I recently wrote a short function to gather all available Com Objects from the registry and display the list of all objects using PowerShell. I wrote a short article on how this work on PowerShell Magazine, have a look at it here:
Yesterday Microsoft released the Windows 8.1 Enterprise Preview. While the consumer edition has been available as a Preview Edition the Enterprise version has just been released.
According to Microsoft the differences between the editions are as follows:
Windows 8.1 is the basic edition for home users. It includes the core feature set that home users require but does not include key business features, such as support for the ability to join domains, process Group Policy, and so on. Windows 8.1 Pro is for small- and medium-sized businesses. It provides enhanced features that help to easily connect to company networks, access files on the go, encrypt data, and more. Last, Windows 8.1 Enterprise edition is available through Windows Software Assurance. It includes all the capabilities of Windows 8.1 Pro, plus premium features such as Windows To Go, DirectAccess, BranchCache, AppLocker, Virtual Desktop Infrastructure (VDI), and Windows 8 app deployment.
Notable features of the Enterprise version of Windows 8.1 include:
DirectAccess – Seamless access to company resources without the need for VPNs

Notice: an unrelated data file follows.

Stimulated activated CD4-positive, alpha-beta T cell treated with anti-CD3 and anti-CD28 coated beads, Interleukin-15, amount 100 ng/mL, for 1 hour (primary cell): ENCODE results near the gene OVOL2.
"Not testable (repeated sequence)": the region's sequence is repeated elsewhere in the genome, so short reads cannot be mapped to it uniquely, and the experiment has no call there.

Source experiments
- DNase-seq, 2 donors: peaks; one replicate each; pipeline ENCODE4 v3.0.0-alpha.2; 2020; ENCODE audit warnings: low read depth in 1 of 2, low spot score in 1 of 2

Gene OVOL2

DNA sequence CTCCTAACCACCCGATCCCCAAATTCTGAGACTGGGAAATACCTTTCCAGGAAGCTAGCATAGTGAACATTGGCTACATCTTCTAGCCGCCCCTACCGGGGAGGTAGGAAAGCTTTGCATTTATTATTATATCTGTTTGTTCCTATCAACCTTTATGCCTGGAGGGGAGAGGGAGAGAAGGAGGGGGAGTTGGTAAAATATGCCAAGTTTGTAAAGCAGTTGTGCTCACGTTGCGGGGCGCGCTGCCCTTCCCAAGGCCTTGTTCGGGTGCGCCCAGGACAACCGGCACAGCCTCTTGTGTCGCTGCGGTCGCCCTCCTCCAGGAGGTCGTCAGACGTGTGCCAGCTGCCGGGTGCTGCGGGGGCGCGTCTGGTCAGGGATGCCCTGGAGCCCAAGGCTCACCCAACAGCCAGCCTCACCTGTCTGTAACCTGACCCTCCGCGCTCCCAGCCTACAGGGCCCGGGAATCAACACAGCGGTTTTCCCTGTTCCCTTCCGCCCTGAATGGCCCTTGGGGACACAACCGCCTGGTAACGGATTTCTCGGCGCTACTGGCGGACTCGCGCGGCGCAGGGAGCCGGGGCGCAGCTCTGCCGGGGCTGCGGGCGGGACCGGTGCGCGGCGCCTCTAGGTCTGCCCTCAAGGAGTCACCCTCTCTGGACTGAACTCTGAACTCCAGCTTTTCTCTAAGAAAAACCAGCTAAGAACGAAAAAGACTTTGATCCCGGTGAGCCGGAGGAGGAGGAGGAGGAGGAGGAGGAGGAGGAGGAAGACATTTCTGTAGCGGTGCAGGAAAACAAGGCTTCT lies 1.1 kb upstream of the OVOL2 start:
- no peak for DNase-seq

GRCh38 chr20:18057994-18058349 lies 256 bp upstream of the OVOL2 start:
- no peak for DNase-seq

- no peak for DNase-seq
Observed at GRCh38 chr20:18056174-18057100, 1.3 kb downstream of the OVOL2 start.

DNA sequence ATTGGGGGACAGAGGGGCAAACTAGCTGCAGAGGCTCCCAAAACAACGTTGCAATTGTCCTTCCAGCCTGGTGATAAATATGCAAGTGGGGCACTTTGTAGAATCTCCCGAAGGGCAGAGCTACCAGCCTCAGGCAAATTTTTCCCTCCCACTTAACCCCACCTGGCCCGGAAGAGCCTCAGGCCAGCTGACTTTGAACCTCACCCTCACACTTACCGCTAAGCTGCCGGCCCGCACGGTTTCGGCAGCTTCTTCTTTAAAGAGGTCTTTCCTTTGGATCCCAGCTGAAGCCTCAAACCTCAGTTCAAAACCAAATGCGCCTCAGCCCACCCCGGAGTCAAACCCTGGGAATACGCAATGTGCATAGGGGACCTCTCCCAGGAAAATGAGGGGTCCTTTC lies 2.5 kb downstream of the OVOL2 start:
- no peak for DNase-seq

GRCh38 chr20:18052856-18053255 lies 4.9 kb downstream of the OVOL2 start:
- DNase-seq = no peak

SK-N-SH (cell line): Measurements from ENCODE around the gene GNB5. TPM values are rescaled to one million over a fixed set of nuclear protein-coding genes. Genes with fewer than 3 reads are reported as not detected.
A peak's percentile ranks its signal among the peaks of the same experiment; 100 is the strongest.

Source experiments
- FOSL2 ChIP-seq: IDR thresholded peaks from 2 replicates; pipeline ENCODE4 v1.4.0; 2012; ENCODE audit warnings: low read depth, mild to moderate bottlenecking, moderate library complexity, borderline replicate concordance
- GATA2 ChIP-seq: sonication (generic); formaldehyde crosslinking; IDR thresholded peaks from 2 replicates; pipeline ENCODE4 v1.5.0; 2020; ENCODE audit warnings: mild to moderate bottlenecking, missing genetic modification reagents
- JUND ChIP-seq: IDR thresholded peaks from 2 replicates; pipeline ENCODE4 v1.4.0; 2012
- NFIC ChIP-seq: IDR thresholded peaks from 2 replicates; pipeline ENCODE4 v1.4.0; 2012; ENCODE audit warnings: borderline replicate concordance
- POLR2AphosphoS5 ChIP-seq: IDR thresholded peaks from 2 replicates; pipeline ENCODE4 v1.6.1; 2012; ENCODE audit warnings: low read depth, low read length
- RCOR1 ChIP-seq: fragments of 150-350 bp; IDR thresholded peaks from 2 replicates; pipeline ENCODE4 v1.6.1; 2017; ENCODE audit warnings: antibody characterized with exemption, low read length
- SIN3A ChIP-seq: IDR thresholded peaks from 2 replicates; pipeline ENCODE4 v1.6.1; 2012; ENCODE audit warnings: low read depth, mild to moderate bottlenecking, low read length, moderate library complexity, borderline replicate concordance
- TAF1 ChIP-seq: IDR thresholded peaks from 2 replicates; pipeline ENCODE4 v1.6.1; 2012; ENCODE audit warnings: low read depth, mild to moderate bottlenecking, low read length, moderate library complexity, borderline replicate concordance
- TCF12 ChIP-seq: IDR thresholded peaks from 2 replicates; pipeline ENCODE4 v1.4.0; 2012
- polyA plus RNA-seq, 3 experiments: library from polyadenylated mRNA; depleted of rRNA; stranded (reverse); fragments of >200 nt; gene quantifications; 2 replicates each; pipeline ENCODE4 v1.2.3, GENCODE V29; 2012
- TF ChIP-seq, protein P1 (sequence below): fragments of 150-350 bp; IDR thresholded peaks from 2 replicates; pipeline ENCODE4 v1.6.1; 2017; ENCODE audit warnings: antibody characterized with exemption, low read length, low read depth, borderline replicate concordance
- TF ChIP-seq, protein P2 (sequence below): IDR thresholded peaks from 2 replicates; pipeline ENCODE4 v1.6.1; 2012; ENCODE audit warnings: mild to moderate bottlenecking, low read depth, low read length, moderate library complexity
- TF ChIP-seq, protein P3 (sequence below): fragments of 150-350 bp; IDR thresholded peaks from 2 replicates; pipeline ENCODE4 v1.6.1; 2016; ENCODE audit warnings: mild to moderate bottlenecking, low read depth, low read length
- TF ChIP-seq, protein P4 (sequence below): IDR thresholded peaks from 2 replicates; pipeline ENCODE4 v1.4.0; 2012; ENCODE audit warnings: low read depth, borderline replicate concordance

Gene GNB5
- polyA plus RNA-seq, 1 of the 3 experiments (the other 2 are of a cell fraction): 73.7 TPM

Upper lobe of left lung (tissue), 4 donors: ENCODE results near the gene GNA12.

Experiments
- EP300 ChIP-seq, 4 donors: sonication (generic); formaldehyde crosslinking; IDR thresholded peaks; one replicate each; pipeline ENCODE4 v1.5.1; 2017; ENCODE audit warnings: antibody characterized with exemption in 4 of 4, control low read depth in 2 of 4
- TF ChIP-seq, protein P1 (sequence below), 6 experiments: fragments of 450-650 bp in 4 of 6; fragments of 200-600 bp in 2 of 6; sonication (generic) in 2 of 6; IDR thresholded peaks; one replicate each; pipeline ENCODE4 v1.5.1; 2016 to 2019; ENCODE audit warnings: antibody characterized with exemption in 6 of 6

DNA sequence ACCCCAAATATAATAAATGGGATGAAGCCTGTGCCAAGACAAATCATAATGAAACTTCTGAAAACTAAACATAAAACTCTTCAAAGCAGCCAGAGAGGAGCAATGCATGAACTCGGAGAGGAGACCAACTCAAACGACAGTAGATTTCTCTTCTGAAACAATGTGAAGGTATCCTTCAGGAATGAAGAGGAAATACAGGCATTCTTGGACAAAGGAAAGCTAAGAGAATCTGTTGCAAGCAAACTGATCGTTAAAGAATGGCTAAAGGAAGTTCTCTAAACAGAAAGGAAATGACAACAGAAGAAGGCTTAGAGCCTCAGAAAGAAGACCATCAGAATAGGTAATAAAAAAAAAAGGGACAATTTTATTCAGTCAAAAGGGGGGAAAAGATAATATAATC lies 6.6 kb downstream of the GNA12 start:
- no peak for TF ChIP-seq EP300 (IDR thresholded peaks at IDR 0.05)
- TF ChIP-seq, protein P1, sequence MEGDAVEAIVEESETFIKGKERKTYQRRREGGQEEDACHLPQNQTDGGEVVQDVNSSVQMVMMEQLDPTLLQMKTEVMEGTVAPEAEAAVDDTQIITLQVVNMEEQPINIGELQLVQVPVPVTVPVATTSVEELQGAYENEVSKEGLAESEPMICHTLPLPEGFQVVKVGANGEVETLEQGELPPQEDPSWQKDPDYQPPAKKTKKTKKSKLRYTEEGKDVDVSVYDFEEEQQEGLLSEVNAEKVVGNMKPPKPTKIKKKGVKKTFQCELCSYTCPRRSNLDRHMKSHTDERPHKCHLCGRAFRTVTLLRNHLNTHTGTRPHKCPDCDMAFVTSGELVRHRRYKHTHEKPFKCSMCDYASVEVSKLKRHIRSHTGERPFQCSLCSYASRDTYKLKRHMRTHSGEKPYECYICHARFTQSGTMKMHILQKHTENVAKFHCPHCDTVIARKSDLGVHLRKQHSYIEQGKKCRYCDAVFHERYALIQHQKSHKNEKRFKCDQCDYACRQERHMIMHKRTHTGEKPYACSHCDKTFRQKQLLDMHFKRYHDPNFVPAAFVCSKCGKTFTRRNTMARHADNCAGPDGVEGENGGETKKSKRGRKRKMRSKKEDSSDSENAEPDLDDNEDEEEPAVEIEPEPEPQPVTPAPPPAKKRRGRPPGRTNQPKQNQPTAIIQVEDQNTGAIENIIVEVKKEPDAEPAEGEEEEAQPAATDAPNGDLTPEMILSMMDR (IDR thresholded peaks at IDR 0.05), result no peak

Windows To Go – Create your own portable Windows 8.1 installation on a USB Stick
Start Screen Control – Gives administrators control on what is shown on the start screen
It is however important to know the Preview Edition does not have a supported upgrade path to the final edition. So this should be taken into consideration when upgrading your current workstation to Windows 8.1. If that is not a problem for you then you can use Windows 8.1 Enterprise Preview until January 2014.
Today I am starting a new section my blog. Each friday I will post an example of a task I have performed in Active Directory using PowerShell. For this I will usually not use any of the Active Directory Cmdlets, so there is no dependancy on any modules to be present on a system in order to execute these queries. If you have any suggestions for a task or query that could be discussed, please drop me a line in the comments and I will consider it for next week. Today I will start with a query that gathers the samaccountname, pwdlastset and if an account is currently enabled or disabled. Note that the commands in this article only query Active Directory so no changes to objects will be made. First we will create a variable, $PwdDate, that contains the filetime of a date ninety days ago:
$PwdDate = (Get-Date).AddDays(-90).ToFileTime()
Then an DirectoryServices.DirectorySearcher object will be created with the LDAP Query to locate only user accounts that have their passwords last set on a date 90 or more days ago:
Note that the -join ” operator this is used to unwrap the properties, which are by default provided as System.DirectoryServices.ResultPropertyValueCollection objects. Alternatively the array indexing notation  could be used, this has the downside that when a property is empty it will cause the script to display errors. The full code used in this example is available here in the TechNet Script Repository: http://gallery.technet.microsoft.com/scriptcenter/Query-for-AD-Users-that-b87acf2f